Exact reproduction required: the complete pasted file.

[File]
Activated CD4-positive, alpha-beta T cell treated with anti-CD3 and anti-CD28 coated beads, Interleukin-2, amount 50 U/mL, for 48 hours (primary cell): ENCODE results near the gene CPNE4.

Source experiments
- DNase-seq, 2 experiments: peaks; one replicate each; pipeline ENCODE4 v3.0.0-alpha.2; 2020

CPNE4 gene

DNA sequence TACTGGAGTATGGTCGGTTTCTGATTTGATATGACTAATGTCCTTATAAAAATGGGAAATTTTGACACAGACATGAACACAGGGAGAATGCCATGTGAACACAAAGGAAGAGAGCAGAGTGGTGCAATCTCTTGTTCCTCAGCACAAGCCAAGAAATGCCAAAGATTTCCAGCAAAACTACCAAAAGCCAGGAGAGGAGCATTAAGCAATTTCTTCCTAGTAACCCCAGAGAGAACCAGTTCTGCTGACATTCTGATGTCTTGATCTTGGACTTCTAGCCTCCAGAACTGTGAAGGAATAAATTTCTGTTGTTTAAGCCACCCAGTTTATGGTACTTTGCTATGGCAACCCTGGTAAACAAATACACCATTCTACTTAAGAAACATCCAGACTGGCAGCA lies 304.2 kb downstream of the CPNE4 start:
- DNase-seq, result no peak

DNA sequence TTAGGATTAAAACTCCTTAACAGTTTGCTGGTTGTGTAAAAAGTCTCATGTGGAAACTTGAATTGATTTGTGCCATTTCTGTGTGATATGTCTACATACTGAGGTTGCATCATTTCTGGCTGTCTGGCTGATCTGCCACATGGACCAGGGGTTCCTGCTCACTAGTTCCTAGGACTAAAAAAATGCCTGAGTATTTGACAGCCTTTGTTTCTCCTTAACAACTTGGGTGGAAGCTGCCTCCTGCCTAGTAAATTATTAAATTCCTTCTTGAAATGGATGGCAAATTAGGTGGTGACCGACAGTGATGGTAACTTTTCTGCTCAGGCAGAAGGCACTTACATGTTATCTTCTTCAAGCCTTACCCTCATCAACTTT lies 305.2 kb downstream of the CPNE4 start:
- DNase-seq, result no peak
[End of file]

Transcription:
Activated CD4-positive, alpha-beta T cell treated with anti-CD3 and anti-CD28 coated beads, Interleukin-2, amount 50 U/mL, for 48 hours (primary cell): ENCODE results near the gene CPNE4.

Source experiments
- DNase-seq, 2 experiments: peaks; one replicate each; pipeline ENCODE4 v3.0.0-alpha.2; 2020

CPNE4 gene

DNA sequence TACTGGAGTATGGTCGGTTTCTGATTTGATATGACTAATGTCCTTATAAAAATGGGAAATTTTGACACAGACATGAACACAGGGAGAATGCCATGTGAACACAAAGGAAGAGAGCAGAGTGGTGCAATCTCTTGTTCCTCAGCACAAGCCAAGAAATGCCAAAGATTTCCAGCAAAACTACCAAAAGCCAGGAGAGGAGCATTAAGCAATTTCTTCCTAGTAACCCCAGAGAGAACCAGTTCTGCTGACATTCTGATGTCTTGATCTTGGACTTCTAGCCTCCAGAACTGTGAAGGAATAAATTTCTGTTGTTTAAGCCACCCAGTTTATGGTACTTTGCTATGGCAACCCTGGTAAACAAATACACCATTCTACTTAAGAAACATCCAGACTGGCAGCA lies 304.2 kb downstream of the CPNE4 start:
- DNase-seq, result no peak

DNA sequence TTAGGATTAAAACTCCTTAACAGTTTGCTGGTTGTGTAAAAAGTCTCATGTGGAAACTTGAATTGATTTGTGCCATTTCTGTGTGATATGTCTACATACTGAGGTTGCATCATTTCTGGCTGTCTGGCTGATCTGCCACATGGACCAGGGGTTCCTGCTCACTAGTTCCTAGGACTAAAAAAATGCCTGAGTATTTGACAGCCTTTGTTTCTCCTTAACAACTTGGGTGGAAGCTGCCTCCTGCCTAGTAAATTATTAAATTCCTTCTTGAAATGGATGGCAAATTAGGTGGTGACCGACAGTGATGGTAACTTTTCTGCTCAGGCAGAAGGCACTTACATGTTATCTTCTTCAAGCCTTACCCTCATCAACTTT lies 305.2 kb downstream of the CPNE4 start:
- DNase-seq, result no peak